A Review by Alain Rozan

Clad in a black-lined, pink dandy suit and wearing snakeskin black and white cowboy boots, Bob Dylan casually strolled on the stage of Madison Square Garden, along with his band, at 8 P.M. sharp. What followed was a 2 1/2 hour rock fest for the ages. A true moment of glory for a master singer, songwriter, musician and performer at the top of his game.

In an unusually joyous mood, Dylan actually spoke (only once) to the audience during the six song encore, declaring: “Most of these songs were either written in New York or recorded here which tells you how I feel about New York City” before launching into the most beautiful and moving acoustic version of “Forever Young”.

Blessed with superb sound, Dylan was in extraordinary vocal form, singing without any of the “croaking” which has plagued his singing during the past ten years. The sound engineer cleverly kept the drums to medium level in the mix, allowing the audience to revel in Dylan’s timeless melodies which he delivered with a clear, if raspy, voice, helped by the gorgeous vocal harmonies of Charlie Sexton and Larry Campbell, his two crackerjack guitar players. One could actually understand all the words, even on electric rock numbers!

I will dare say that Dylan’s current band is his best ever. Better than The Band itself… One would have to go back to the 1972 version of the Rolling Stones to describe the tightness, subtlety and rock-n-roll feeling of the band which Dylan rightfully introduced as “The best band in the land”. Charlie Sexton on electric, slide and acoustic guitar, Larry Campbell on guitar, lap steel and mandolin, Larry Kemper on drums and Tony Garnier on electric and stand-up bass. Dylan handled almost all the lead guitar solos himself in his usual strange way, playing off simple triads which sometimes sounded off key. One can’t help but regret that Charlie Sexton was not allowed to take more solos as he has obviously matured into an amazing, stylish yet restrained player.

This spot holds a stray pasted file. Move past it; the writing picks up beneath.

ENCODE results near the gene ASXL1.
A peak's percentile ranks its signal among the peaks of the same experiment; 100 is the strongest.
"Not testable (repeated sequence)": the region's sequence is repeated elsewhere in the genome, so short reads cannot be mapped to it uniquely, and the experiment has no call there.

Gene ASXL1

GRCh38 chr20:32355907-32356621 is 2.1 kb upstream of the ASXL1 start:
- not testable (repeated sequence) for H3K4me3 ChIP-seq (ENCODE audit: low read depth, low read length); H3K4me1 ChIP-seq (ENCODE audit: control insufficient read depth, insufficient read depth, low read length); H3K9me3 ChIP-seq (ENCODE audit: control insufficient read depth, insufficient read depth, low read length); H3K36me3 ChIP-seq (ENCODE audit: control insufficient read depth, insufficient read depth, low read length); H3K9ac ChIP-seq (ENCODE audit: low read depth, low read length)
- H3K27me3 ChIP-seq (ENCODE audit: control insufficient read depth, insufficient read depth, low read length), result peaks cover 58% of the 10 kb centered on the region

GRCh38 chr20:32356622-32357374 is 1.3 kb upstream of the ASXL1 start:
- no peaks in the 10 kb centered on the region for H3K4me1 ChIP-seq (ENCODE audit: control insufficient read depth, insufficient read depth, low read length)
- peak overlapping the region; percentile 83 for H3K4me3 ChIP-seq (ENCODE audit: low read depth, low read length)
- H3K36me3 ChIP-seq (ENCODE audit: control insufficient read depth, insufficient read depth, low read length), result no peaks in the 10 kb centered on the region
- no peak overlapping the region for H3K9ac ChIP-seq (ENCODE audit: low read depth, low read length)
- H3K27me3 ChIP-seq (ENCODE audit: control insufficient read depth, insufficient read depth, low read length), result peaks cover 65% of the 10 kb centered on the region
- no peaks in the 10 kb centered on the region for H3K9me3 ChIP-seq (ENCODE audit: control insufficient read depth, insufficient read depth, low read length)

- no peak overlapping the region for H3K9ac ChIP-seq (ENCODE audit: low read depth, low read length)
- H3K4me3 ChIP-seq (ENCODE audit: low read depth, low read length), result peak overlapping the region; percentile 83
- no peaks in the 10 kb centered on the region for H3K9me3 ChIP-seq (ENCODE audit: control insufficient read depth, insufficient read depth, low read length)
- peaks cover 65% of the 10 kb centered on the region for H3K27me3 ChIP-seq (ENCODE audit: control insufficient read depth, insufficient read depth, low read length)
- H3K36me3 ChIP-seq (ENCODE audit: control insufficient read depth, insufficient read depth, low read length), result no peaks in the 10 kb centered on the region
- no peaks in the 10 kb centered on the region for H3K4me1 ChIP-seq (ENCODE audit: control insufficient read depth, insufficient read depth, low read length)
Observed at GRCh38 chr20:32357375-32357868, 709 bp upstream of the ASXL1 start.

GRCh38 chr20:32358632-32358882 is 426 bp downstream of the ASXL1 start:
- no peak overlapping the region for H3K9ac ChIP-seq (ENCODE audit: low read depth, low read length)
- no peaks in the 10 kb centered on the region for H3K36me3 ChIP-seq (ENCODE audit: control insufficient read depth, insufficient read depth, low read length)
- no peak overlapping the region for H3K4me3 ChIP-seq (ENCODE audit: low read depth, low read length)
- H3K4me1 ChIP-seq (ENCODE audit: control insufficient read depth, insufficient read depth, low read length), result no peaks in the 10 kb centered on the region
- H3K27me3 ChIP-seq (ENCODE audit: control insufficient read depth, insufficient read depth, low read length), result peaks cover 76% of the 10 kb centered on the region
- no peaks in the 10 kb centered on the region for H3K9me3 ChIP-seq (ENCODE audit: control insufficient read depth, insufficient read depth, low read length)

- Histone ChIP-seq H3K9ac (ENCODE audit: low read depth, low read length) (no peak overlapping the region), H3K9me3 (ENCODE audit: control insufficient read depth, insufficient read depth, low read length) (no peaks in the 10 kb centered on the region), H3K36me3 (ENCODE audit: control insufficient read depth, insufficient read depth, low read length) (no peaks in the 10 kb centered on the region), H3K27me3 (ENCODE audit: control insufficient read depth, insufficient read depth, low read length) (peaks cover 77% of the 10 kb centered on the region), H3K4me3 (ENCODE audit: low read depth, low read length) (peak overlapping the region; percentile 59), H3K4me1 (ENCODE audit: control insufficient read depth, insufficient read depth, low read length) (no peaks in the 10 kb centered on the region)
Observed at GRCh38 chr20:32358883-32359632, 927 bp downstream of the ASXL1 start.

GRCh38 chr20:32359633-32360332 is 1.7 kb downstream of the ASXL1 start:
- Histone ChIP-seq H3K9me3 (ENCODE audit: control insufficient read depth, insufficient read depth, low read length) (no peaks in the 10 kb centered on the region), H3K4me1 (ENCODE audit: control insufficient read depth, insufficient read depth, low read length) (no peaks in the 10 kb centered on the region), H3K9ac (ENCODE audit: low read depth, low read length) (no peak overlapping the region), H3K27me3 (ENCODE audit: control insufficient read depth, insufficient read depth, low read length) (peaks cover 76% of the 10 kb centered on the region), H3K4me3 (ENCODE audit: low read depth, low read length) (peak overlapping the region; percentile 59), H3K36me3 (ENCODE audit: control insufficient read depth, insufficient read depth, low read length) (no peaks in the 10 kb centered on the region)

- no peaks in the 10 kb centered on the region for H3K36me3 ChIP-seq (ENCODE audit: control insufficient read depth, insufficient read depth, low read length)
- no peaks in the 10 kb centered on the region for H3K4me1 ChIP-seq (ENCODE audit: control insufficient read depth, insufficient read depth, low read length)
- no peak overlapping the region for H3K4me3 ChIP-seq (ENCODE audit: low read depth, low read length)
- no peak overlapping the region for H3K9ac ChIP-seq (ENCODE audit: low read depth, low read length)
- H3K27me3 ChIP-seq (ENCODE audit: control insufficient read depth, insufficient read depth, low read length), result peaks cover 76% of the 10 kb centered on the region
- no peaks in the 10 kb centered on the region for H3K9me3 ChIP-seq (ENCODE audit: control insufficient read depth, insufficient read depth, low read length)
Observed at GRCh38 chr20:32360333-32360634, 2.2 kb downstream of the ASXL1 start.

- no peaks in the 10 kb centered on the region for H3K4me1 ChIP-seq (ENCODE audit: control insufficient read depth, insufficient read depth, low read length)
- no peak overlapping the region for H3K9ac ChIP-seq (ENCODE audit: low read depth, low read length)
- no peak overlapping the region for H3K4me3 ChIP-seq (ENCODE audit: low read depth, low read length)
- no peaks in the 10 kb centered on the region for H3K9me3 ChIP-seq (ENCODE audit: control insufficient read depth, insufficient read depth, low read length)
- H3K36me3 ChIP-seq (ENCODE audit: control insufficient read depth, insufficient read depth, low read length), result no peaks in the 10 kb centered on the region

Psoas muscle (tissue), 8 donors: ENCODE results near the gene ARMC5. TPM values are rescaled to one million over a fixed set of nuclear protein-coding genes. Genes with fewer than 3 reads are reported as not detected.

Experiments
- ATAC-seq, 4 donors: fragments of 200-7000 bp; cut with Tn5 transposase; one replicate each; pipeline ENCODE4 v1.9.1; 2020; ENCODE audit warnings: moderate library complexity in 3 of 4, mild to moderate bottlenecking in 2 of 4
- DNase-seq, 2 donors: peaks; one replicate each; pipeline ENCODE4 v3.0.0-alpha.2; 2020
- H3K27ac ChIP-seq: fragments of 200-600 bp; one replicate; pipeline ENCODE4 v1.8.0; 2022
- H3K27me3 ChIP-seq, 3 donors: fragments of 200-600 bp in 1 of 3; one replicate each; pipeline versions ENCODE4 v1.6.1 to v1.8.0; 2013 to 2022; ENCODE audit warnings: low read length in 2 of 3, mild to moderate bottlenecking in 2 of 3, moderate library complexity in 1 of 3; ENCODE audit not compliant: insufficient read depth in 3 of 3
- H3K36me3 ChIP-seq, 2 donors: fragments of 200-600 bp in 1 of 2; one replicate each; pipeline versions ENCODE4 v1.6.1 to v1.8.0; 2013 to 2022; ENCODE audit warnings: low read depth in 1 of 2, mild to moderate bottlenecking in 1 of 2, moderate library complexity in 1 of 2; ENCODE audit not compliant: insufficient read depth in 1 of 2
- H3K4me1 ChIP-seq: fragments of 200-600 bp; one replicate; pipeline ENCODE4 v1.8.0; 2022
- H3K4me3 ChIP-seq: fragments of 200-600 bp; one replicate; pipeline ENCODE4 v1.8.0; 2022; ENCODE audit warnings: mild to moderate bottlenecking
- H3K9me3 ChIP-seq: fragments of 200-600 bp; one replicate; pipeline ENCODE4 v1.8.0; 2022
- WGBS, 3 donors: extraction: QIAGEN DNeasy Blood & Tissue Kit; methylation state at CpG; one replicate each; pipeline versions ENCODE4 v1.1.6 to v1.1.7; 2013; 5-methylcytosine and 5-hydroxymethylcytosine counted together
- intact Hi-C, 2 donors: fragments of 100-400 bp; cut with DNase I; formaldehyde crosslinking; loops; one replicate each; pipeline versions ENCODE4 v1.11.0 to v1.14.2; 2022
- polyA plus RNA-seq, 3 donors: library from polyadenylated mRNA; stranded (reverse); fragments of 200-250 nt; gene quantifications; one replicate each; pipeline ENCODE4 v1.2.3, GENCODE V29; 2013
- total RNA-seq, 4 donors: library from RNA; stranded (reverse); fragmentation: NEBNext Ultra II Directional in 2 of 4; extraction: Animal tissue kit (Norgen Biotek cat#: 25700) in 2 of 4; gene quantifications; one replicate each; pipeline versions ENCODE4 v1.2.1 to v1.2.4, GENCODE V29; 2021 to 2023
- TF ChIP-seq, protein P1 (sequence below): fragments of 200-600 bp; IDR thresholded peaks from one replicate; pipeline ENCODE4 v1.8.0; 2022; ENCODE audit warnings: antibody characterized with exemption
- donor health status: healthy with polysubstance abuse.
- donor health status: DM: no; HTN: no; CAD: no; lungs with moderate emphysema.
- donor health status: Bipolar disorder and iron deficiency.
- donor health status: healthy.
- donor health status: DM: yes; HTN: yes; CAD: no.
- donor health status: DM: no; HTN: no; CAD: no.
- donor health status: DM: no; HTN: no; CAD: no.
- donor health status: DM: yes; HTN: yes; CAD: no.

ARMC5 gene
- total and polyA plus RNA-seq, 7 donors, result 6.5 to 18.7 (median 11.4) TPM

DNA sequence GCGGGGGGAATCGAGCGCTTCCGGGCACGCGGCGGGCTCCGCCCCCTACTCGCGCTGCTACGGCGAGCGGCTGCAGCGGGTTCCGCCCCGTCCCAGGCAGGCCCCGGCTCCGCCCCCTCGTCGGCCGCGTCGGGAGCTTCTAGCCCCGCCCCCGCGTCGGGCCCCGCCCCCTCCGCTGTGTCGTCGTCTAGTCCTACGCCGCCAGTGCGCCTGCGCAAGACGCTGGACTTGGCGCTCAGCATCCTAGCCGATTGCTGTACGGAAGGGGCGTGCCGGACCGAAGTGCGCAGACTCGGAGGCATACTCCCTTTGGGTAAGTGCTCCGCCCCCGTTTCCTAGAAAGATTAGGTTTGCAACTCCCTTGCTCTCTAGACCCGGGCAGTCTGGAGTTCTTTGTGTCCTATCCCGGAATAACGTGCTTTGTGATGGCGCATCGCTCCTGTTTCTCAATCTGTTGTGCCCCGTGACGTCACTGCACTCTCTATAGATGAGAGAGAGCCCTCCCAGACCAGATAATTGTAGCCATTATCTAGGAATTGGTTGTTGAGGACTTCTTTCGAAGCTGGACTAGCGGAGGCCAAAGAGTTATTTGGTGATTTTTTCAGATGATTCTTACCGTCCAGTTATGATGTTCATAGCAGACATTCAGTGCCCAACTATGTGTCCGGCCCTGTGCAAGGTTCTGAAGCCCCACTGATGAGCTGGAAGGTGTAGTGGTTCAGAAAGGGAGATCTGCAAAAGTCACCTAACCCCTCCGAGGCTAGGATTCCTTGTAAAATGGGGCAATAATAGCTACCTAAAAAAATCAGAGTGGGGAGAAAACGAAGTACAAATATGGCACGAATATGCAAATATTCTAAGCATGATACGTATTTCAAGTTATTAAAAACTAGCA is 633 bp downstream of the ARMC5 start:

As always since September 11, Dylan opened the show with the gospel tinged traditional bluegrass rave up “Waiting For the Light to Shine” and closed with a knock-out version of “Blowing In The Wind”. But last night, he gave the audience one more song, a barnstorming, all-out rollicking version of “All Along The Watchtower” in an Hendrix-style arrangement which probably made Jimi tap his foot in his grave. Alternating between acoustic and electric, Dylan sang almost 30 songs including 6 from his new album “Love and Theft”. Every song had been re-arranged differently from the original version and Dylan often sang harmony to, instead of, the original melody line which made some songs almost unrecognizable, at least until the chorus.

Highlights from the acoustic sets included breathtaking versions of “It Ain’t Me Babe”, “Don’t Think Twice It’s All Right” “Just Like a Woman” and “Highwater” (from “Love and Theft”), with Dylan ending the first three of those songs with exquisite harmonica solos played with newfound grace and showmanship (he would play his harmonica with one bent knee or tiptoeing like a horse) and a surreal version of “Tangled Up in Blue” which Dylan sang with hair-raising abandon and passion. The electric set included a rousing version of the rockabilly gem “Summer Days”, from the new album, which would have made Elvis Presley and Eddie Cochran sorry they ever died. During “Summer Days”, Dylan actually twisted (but only with his left foot) and skipped a la Carl Perkins. The band blasted through “Rainy Day Women 13-25”, “Lonesome Day Blues” (another new song from “Love and Theft”) “Honest With Me” with more sure fire blues power than any blues band I’ve ever heard.

It is clear that Dylan is having the most fun on stage that he has had since the sixties. When it was over, one was left in complete awe of such a complex man. An introvert who can rock and a poet who can twist. What a deadly combination!


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